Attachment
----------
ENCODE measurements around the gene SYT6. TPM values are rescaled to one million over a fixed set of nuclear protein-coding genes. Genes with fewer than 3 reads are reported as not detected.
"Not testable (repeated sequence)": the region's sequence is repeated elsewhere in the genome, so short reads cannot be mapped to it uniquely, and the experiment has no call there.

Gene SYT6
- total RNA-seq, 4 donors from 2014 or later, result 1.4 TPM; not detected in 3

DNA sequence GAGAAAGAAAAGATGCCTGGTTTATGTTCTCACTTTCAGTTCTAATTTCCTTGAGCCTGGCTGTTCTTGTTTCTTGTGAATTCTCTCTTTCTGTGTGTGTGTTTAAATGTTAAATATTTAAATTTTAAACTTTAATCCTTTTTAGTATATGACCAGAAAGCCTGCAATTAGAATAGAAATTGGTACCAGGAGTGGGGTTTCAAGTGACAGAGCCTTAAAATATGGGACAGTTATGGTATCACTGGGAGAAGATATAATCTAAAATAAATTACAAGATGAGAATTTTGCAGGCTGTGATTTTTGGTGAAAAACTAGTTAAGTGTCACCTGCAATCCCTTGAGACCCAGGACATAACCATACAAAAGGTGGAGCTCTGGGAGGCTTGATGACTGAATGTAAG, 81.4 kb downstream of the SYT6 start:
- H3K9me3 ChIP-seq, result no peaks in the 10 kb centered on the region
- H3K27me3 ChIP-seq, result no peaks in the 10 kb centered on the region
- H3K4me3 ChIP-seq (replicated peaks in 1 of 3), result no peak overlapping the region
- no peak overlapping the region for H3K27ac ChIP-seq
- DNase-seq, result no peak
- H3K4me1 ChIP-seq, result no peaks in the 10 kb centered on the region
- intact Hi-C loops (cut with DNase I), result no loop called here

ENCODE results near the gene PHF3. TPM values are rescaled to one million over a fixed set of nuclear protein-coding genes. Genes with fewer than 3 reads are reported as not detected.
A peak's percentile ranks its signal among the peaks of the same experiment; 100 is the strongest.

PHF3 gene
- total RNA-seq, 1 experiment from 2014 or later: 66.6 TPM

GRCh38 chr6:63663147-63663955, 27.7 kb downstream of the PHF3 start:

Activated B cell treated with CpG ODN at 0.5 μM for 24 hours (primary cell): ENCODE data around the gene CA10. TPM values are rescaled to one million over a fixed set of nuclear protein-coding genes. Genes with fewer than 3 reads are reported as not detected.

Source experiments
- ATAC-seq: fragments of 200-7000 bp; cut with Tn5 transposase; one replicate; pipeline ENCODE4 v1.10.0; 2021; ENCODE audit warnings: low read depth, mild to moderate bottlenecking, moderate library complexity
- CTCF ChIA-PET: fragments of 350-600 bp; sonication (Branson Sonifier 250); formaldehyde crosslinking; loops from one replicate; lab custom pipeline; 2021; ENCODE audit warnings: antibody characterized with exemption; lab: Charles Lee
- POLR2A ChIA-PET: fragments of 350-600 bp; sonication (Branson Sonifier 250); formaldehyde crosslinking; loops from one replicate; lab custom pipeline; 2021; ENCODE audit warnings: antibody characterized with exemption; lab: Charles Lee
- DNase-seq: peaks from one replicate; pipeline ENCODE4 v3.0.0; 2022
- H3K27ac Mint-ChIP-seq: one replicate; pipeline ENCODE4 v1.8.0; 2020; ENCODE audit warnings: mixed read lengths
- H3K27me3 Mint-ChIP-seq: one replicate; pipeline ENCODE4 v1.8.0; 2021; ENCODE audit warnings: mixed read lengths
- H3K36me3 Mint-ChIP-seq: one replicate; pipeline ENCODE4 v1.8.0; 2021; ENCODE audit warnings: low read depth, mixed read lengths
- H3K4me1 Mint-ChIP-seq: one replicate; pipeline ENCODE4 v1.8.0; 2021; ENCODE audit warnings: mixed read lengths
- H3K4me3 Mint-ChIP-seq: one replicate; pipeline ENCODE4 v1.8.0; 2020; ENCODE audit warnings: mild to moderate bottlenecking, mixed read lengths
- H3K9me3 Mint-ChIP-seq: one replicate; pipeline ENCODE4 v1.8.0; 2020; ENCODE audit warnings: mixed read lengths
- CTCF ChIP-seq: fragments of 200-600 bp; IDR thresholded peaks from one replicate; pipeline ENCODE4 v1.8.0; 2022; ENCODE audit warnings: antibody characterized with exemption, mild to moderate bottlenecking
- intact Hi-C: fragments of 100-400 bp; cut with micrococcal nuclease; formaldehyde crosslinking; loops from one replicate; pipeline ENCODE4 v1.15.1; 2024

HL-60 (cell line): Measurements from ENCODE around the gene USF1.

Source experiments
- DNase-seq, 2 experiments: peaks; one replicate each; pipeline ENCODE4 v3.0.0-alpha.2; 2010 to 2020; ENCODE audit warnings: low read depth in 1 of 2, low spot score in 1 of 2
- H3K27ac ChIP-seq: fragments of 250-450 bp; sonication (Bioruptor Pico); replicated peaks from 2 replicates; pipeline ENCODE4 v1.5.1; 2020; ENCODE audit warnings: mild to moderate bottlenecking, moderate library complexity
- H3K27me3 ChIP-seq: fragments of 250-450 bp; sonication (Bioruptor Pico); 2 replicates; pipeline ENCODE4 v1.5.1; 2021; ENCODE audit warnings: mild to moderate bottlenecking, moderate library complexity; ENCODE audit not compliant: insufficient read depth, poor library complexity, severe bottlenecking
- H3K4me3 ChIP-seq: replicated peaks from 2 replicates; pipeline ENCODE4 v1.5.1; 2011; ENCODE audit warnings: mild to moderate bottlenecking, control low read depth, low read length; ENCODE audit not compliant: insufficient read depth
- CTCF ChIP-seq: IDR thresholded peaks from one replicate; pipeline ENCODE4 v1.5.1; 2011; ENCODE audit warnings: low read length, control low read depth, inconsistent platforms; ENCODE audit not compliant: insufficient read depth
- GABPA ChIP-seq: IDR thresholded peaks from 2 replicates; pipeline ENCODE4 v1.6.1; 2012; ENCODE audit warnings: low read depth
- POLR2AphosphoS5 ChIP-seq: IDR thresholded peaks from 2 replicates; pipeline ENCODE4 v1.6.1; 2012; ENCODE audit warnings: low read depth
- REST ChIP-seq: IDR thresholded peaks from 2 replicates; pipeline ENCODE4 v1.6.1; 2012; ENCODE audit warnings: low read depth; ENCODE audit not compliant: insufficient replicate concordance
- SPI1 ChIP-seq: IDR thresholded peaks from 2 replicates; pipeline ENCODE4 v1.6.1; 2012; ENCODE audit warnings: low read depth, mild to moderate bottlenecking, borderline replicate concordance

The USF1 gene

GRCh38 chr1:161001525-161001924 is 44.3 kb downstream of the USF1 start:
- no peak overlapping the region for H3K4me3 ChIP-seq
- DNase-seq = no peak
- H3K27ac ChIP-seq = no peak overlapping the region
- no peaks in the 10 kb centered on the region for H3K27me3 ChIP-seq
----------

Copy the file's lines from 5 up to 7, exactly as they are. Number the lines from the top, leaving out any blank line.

DNA sequence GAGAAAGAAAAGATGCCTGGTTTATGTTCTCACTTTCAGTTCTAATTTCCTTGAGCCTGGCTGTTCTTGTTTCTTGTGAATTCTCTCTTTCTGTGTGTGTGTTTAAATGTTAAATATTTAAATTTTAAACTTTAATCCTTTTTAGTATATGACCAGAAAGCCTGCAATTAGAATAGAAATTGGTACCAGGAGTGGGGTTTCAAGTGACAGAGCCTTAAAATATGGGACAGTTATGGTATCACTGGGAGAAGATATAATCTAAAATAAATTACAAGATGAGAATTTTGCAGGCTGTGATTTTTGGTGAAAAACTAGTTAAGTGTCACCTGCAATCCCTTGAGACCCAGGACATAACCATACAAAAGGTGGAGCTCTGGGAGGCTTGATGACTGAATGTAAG, 81.4 kb downstream of the SYT6 start:
- H3K9me3 ChIP-seq, result no peaks in the 10 kb centered on the region
- H3K27me3 ChIP-seq, result no peaks in the 10 kb centered on the region